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  1. Security Introduction to Distributed Systems

  2. Security Preliminary Version, Not Final

  3. Security Threats, Policies, and Mechanisms • Can a secure system be undependable? Can dependable system be insecure? • Confidentiality, integrity? • Types of security threats to consider? • Interception • Interruption • Modification • Fabrication • What is the difference between security policy and security mechanism? • Change passwords every month? • Important mechanisms: • Encryption • Authentication • Authorization • Auditing Preliminary Version, Not Final

  4. The Globus Security Policy • The environment consists of multiple administrative domains. • Local operations are subject to a local domain security policy only. • Global operations require the initiator to be known in each domain where the operation is carried out. • Global authentication replaces local authentication. • Operations between entities in different domains require mutual authentication. • Controlling access to resources is subject to local security only. • Users can delegate rights to processes. • A group of processes in the same domain can share credentials. Preliminary Version, Not Final

  5. Proxies • Globus focuses on cross-domain. • In another domain, it is necessary to have some representative. • User proxies: Process that acts on behalf of an agent. • Resource proxies: Process that translates global operations into local operations. User proxies talk to resource proxies. Preliminary Version, Not Final

  6. Preliminary Version, Not Final

  7. Design Issues • Focus of Control (where do you put your perimeter). • Layering (where do you put your security layer) Preliminary Version, Not Final

  8. Focus of Control • Protection against invalid operations, protection against unauthorized invocations, protection against unauthorized users. Preliminary Version, Not Final

  9. Layering of Security Mechanisms • Where do you put your security? • This depends on trust. • Suppose you are calling your mom? Would you be happy if someone was listening in? Who are you trusting? • Do you encrypt your e-mail? Who are you trusting? • Suppose you were sending an e-mail that was a matter of life or death. Preliminary Version, Not Final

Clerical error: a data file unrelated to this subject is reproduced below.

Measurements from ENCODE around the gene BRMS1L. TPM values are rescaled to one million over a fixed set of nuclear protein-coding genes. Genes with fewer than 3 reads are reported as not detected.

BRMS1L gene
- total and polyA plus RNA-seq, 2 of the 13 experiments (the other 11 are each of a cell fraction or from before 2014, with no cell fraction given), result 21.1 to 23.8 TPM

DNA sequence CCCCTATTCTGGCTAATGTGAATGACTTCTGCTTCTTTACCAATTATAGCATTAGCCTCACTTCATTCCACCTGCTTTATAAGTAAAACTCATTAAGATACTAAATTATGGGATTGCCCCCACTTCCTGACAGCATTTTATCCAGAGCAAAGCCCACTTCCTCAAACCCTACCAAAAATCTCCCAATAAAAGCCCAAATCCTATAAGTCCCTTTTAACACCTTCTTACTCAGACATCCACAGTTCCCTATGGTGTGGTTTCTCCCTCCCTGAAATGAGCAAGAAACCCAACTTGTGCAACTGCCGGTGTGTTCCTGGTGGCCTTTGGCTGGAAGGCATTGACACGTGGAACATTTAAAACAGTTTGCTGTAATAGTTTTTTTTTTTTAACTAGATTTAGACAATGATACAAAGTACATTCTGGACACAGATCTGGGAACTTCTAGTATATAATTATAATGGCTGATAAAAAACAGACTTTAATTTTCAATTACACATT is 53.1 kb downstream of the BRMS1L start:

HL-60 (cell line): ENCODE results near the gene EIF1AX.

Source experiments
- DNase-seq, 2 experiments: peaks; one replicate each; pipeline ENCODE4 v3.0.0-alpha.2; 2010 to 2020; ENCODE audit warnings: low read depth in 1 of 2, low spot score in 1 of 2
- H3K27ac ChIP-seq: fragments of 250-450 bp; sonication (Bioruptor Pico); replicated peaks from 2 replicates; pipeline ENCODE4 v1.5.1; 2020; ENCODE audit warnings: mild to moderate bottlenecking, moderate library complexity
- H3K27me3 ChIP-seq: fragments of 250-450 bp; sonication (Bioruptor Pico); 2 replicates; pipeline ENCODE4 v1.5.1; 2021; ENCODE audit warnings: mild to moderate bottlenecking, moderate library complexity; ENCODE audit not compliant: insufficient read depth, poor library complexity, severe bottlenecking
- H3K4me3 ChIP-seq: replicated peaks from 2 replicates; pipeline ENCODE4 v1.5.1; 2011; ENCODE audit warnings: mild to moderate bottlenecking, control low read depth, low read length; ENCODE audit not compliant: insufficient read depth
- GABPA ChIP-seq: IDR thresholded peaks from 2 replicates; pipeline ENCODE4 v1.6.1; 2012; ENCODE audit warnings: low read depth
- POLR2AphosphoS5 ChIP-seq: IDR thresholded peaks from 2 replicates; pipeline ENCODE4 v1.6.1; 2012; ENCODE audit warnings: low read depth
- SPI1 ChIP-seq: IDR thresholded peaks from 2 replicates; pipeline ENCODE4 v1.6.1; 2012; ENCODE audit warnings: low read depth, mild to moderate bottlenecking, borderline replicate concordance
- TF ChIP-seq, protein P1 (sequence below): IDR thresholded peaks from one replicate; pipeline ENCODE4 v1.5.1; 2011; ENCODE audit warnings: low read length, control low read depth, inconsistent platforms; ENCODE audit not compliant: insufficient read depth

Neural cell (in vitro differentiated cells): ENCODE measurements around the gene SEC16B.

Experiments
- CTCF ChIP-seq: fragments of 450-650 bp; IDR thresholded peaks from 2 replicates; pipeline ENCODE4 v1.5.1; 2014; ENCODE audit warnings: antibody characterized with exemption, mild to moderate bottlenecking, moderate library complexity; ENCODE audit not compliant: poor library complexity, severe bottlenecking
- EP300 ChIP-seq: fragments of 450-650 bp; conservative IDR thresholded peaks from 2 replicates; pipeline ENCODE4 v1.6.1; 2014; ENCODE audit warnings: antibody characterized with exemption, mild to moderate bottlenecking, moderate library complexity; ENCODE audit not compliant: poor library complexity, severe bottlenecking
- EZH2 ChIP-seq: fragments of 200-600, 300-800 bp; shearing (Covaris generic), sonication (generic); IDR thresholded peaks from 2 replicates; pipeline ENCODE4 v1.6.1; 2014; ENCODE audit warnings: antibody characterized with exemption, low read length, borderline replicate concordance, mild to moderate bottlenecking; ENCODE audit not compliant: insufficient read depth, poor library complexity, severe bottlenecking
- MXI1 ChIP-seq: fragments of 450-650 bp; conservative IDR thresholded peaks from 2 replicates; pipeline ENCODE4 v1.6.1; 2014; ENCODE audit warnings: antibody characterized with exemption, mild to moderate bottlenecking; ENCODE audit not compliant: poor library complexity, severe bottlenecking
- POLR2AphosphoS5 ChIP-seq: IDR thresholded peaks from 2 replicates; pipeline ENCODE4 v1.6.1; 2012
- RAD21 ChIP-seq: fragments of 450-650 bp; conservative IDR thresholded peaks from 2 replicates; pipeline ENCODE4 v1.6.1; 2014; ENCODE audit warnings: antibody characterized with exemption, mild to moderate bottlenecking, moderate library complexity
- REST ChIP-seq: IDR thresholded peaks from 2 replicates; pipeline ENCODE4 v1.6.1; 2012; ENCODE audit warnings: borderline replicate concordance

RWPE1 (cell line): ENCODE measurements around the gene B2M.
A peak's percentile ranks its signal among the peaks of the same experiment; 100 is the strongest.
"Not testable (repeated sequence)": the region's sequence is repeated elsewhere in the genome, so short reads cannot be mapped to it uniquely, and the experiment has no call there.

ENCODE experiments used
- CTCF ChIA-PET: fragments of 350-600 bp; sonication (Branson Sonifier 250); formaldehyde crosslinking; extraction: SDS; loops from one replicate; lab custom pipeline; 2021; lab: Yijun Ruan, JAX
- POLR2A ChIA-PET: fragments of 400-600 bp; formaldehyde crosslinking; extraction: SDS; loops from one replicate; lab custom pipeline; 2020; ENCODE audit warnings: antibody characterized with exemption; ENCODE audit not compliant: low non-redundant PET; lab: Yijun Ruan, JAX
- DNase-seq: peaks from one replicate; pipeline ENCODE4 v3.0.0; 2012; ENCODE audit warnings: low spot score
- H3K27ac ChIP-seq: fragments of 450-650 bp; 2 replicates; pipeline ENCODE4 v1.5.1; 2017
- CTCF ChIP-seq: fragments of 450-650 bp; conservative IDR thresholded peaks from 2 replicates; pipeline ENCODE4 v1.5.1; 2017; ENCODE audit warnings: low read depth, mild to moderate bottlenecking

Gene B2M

10. Layering of Security Mechanisms • Several sites connected through a wide-area backbone service. • Alice wants to send a message to Bob at a different site. • Does she trust the system admins? If not, what does she do? • May trust sysadmins, but the site does not trust the backbone. Preliminary Version, Not Final

  11. Trust • Implicit in many security systems is the notion of trust, and trust chaining. • Suppose you meet a stranger A, and A asks to borrow money. Do you loan it to him? • Suppose B says A is trustworthy? • Suppose C says B is trustworthy? • Suppose you trust C? • Ultimately, you have to trust someone. A trusted computer system can be built by using similar kinds of chaining mechanisms. But you want to keep the trust base as small as possible. Preliminary Version, Not Final

  12. Developing a TCB Preliminary Version, Not Final

  13. Cryptography Terminology • C=Ek(P), P=Dk(C) • Three different kinds of attacks: intercept, modify, insert. • Are there situations where just knowing there are messages tells you something? Preliminary Version, Not Final

  14. Symmetric vs. Asymmetric • Symmetric (secret key, shared key): Same key is used both to encrypt and decrypt. • P = DK(EK(P)) • KA,B means a key shared by A and B. • Asymmetric (public-key): Different key is used to encrypt and decrypt. • P = DKD(EKE(P)) • Notation: K+A is public key of A and K-A is private key of A. • How do I send something using secret-key? Private-key? • Which is better? Preliminary Version, Not Final

  15. Hash Functions (Message Digests) • Hash function takes any length message and produces a fixed-length bit string: • h = H(m) • What are these used for? • Fingerprinting: Make sure two messages are identical. • Alice sends Bob a plaintext document over a high-bandwidth insecure channel. She does not care if others read it, but she does want to make sure that no one modifies it. She also has a low-bandwidth secure channel she could use (phone call). • How can she use a hash function? • What properties are desirable? • One-way functions • Weak collision resistance • Cannot find another message with the same hash. • Strong collision resistance • Cannot find any two messages that collide. • What is the difference between hash functions and CRCs/checksums? Preliminary Version, Not Final